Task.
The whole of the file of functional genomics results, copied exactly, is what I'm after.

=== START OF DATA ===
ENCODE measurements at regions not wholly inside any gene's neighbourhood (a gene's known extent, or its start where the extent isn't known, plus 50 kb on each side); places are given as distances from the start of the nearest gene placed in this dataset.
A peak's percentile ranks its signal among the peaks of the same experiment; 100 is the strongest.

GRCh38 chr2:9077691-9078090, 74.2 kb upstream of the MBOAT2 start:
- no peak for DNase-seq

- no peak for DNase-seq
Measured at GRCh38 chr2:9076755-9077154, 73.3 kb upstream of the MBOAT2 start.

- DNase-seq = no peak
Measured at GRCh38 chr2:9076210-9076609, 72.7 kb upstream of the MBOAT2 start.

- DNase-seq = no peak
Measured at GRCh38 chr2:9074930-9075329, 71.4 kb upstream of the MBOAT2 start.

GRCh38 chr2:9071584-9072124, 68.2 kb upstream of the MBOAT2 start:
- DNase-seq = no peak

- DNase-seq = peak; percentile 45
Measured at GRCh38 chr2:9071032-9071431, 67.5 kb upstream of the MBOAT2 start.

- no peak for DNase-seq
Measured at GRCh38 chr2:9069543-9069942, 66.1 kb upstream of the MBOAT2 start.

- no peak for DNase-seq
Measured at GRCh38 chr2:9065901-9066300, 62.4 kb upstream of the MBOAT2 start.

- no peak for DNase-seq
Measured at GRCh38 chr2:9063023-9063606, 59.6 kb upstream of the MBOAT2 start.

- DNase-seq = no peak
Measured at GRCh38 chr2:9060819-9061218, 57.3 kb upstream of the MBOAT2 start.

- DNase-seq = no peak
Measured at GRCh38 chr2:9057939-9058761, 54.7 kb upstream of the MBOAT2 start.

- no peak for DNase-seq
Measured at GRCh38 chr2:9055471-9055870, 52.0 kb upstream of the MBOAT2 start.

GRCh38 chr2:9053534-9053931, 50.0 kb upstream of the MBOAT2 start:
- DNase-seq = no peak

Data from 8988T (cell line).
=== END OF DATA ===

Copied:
ENCODE measurements at regions not wholly inside any gene's neighbourhood (a gene's known extent, or its start where the extent isn't known, plus 50 kb on each side); places are given as distances from the start of the nearest gene placed in this dataset.
A peak's percentile ranks its signal among the peaks of the same experiment; 100 is the strongest.

GRCh38 chr2:9077691-9078090, 74.2 kb upstream of the MBOAT2 start:
- no peak for DNase-seq

- no peak for DNase-seq
Measured at GRCh38 chr2:9076755-9077154, 73.3 kb upstream of the MBOAT2 start.

- DNase-seq = no peak
Measured at GRCh38 chr2:9076210-9076609, 72.7 kb upstream of the MBOAT2 start.

- DNase-seq = no peak
Measured at GRCh38 chr2:9074930-9075329, 71.4 kb upstream of the MBOAT2 start.

GRCh38 chr2:9071584-9072124, 68.2 kb upstream of the MBOAT2 start:
- DNase-seq = no peak

- DNase-seq = peak; percentile 45
Measured at GRCh38 chr2:9071032-9071431, 67.5 kb upstream of the MBOAT2 start.

- no peak for DNase-seq
Measured at GRCh38 chr2:9069543-9069942, 66.1 kb upstream of the MBOAT2 start.

- no peak for DNase-seq
Measured at GRCh38 chr2:9065901-9066300, 62.4 kb upstream of the MBOAT2 start.

- no peak for DNase-seq
Measured at GRCh38 chr2:9063023-9063606, 59.6 kb upstream of the MBOAT2 start.

- DNase-seq = no peak
Measured at GRCh38 chr2:9060819-9061218, 57.3 kb upstream of the MBOAT2 start.

- DNase-seq = no peak
Measured at GRCh38 chr2:9057939-9058761, 54.7 kb upstream of the MBOAT2 start.

- no peak for DNase-seq
Measured at GRCh38 chr2:9055471-9055870, 52.0 kb upstream of the MBOAT2 start.

GRCh38 chr2:9053534-9053931, 50.0 kb upstream of the MBOAT2 start:
- DNase-seq = no peak

Data from 8988T (cell line).